The ex-Trump campaign legal mind was the second co-defendant of 19 known to have surrendered this week following the unsealing of a sprawling indictment last week charging Mr Trump, Mr Eastman and others with numerous felonies related to the election-tampering effort, including a violation of the state’s RICO law.
Mr Trump is thought to be planning a Thursday surrender.
Once a leader of the effort to interfere in the election certification process, Mr Eastman was known to have embraced wholeheartedly the idea of exclusively Republicans around the country rewriting the election results based on nonsense conspiracy theories that he and his colleagues were wholly unable to prove in court. He is also known to have supported using the US military to put down riots that he and others expected in the wake of planned interference in the January 6 Senate count of the Electoral College vote.
He is facing eight other felony counts as well, including soliciting a public official to violate their oath of office. In a statement, he derided the indictment as an attempt to prosecute what he described as a lawful effort to redress supposedly valid and serious concerns about election fraud.
Mr Eastman and his colleagues were known to have pursued their plan in spite of every credible expert in the US government informing them that their claims could not be substantiated.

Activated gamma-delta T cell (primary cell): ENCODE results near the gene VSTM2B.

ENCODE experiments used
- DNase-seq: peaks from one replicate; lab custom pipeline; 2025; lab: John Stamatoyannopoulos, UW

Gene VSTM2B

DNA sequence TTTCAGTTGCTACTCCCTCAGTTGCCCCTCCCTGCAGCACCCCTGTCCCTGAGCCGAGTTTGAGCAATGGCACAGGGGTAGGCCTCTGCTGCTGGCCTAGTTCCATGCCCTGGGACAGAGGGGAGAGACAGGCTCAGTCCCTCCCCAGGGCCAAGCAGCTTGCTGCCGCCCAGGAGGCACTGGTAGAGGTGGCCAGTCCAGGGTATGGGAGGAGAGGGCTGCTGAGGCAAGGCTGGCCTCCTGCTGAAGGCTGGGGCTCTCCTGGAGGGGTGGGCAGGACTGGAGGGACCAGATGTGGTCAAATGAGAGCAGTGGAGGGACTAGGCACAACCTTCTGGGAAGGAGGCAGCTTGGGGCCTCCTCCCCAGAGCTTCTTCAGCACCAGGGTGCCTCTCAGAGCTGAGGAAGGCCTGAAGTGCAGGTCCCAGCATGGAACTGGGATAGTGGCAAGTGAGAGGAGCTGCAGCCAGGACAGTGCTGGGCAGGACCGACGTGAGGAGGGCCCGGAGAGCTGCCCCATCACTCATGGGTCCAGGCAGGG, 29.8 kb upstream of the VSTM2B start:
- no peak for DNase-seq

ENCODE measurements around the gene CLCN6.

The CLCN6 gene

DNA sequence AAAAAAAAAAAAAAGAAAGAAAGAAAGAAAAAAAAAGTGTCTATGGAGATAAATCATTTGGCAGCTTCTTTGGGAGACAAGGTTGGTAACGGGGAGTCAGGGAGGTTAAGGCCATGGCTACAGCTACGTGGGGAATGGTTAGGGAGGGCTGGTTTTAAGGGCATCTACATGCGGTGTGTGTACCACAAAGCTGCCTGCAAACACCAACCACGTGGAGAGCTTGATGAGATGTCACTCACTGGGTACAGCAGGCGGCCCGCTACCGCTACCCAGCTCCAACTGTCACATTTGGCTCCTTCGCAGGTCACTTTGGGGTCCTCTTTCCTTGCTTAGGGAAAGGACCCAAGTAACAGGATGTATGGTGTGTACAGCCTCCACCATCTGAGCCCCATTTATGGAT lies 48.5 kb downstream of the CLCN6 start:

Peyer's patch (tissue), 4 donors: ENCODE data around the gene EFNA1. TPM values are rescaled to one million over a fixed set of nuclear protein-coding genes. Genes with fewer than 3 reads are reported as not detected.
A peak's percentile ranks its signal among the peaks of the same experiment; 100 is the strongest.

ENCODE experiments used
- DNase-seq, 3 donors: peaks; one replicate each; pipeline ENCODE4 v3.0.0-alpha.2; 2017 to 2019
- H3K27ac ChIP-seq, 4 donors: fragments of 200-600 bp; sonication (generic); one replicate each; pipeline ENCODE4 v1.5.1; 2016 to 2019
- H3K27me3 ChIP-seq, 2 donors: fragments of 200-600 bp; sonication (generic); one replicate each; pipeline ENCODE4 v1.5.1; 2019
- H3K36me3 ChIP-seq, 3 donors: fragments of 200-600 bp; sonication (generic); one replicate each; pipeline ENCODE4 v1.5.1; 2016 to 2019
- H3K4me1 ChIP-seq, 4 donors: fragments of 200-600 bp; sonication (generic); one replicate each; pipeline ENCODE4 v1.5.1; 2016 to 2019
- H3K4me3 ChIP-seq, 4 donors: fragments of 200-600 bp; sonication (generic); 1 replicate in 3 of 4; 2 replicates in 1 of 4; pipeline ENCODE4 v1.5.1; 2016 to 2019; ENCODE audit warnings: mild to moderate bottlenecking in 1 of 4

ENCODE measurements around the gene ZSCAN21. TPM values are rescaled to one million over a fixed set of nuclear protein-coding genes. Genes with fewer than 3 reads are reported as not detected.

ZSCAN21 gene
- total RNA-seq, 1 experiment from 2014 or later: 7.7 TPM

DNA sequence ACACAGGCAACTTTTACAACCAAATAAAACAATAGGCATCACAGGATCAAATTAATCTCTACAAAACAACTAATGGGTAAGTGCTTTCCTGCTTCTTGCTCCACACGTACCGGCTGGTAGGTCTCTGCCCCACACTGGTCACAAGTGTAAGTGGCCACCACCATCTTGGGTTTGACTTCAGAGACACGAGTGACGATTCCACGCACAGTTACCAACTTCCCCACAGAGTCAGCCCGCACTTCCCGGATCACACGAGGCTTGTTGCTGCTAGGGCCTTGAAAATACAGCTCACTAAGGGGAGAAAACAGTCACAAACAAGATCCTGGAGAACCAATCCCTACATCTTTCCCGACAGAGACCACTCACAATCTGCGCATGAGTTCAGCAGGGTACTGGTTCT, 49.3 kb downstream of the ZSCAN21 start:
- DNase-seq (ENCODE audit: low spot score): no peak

The Fulton County prosecution of Mr Eastman is far from the only consequences he has faced professionally for his involvement in what many political and legal experts described as an insurrection on January 6. He is currently undergoing an effort to disbar him in California, a fate shared by fellow Trump legal team member Rudy Giuliani. In both cases, the men are accused of making numerous false statements and supporting conspiracy theories for which they admitted to not having evidence to support as they sought to advance the political goals of their client.
As with every other defendant in the Georgia case, Mr Eastman faces the prospect of a mandatory prison sentence should he be convicted on the most serious felony charge, the RICO violation.
Fulton County district attorney Fani Willis has described Mr Trump and his team’s efforts as a broad-based multi-state criminal conspiracy to overturn the election; key evidence for her prosecution includes a phone call during which Mr Trump pushed state election officials to conjure more than 11,000 votes to add to his total and push him past the number received by Joe Biden, according to a recording.
Mr Eastman himself was behind many of the legal theories developed by the Trump team to support their efforts and in particular was central to the effort to convince Vice President Mike Pence to interfere with the election certification on January 6, which Mr Pence refused to do citing its illegality.
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